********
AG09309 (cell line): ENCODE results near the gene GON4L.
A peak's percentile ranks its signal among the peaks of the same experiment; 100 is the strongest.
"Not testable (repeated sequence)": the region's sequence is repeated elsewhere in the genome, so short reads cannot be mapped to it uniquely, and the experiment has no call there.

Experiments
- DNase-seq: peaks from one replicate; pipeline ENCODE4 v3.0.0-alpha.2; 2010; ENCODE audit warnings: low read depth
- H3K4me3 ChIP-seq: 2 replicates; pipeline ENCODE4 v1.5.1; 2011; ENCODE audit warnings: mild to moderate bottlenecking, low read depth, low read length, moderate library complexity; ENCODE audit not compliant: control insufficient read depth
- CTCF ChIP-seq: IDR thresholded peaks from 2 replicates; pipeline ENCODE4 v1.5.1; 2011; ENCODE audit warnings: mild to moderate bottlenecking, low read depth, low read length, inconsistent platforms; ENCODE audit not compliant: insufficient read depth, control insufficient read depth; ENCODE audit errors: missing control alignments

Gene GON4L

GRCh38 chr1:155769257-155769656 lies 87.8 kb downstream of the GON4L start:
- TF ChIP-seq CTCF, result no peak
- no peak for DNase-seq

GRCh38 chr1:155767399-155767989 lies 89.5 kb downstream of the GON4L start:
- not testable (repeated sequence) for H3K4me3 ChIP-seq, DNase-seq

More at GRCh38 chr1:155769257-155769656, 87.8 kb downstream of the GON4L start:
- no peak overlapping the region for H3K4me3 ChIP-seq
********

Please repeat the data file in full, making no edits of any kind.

AG09309 (cell line): ENCODE results near the gene GON4L.
A peak's percentile ranks its signal among the peaks of the same experiment; 100 is the strongest.
"Not testable (repeated sequence)": the region's sequence is repeated elsewhere in the genome, so short reads cannot be mapped to it uniquely, and the experiment has no call there.

Experiments
- DNase-seq: peaks from one replicate; pipeline ENCODE4 v3.0.0-alpha.2; 2010; ENCODE audit warnings: low read depth
- H3K4me3 ChIP-seq: 2 replicates; pipeline ENCODE4 v1.5.1; 2011; ENCODE audit warnings: mild to moderate bottlenecking, low read depth, low read length, moderate library complexity; ENCODE audit not compliant: control insufficient read depth
- CTCF ChIP-seq: IDR thresholded peaks from 2 replicates; pipeline ENCODE4 v1.5.1; 2011; ENCODE audit warnings: mild to moderate bottlenecking, low read depth, low read length, inconsistent platforms; ENCODE audit not compliant: insufficient read depth, control insufficient read depth; ENCODE audit errors: missing control alignments

Gene GON4L

GRCh38 chr1:155769257-155769656 lies 87.8 kb downstream of the GON4L start:
- TF ChIP-seq CTCF, result no peak
- no peak for DNase-seq

GRCh38 chr1:155767399-155767989 lies 89.5 kb downstream of the GON4L start:
- not testable (repeated sequence) for H3K4me3 ChIP-seq, DNase-seq

More at GRCh38 chr1:155769257-155769656, 87.8 kb downstream of the GON4L start:
- no peak overlapping the region for H3K4me3 ChIP-seq